Worries on the Milk River ridge

By Mabell, Dave on September 19, 2013.

Dave Mabell


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Today, it’s home to antelope, elk, deer and waterfowl. Rancher Audrey Taylor says 700 head of cattle are grazing on the Milk River Ridge property as well.

But soon it could be carved up by oil exploration crews, she fears, destroying some of southern Alberta’s best fescue grasslands and ruining the wildlife habitat.

And the provincial government is doing nothing about it, Taylor says, despite alarms raised by ecologists and the Southern Alberta Environmental Group.

“We think it’s worth protecting,” but Taylor says provincial officials refuse to add the endangered land to the adjacent Twin River Heritage Rangeland, under provisions of the province’s protected areas legislation.

While they said oil exploration can continue, Taylor was told no further rangeland can be preserved until the South Saskatchewan River basin plan is completed and approved. That could be many months from now.

Taylor says her local MLA, Gary Bikman, got the same response when he raised her concerns with a Conservative cabinet member.

Her last hope, she says, is a delay while the new Alberta Energy Regulator decides whether it will grant a request to hold public hearings before allowing exploration. Otherwise, Taylor says her family’s land – on the ridge northwest of the town of Milk River – could soon be covered by drilling rigs as energy companies continue to probe the massive Bakken deposits.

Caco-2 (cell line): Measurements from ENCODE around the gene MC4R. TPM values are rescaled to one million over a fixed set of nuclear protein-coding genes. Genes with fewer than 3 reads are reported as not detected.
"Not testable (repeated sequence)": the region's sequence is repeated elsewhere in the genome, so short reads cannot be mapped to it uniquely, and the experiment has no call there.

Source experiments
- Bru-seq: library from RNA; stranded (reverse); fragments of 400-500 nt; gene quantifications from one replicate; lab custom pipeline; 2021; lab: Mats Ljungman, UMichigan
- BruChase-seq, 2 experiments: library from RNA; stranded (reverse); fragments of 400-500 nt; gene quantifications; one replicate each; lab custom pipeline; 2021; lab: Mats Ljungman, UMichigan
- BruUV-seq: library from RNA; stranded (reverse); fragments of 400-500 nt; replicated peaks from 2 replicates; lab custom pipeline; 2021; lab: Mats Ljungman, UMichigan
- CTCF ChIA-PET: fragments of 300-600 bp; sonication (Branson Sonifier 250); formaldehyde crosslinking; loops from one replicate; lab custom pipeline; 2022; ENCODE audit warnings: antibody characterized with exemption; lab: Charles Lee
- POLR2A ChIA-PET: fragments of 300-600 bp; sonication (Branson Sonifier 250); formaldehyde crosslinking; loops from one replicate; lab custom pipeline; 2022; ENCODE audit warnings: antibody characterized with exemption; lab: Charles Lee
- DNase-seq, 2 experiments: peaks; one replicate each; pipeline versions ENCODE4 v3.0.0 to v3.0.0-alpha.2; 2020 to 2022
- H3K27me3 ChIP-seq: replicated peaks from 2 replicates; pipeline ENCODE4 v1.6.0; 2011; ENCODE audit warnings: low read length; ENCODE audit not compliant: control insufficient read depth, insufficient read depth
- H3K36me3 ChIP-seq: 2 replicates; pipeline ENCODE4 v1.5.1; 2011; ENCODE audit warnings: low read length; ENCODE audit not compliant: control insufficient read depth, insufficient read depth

“This wonderful prairie and wetland paradise is too fragile and precious to allow oil wells and roads to damage it,” she says.

For now, at least, Taylor says the rangeland is home to herds of elk, pronghorns and deer.

“They want to drill where the elk spend the whole winter,” she says. “And another spot, where they have their babies.”

For the first time in years, Taylor said, the ridge also became the summer home for a grizzly and her cubs.

Taylor and her husband – and now, four children – have been ranching in the area for years, she says.

“My mom and dad have been here 35 years,” and it’s a time-honoured Alberta lifestyle they hope to continue.

“We think it’s worth protecting.”

Grassland ecologist Cheryl Bradley, speaking for southern Alberta environmentalists, says the property has already been officially recognized as being “environmentally significant,” and it has “protective notations” citing its rare fescue grasslands.

If oil exploration proceeds, Bradley warns, the loss of grasslands will have “impacts on sensitive wildlife species, habitat fragmentation, and increased risk of spread of non-native plant species.”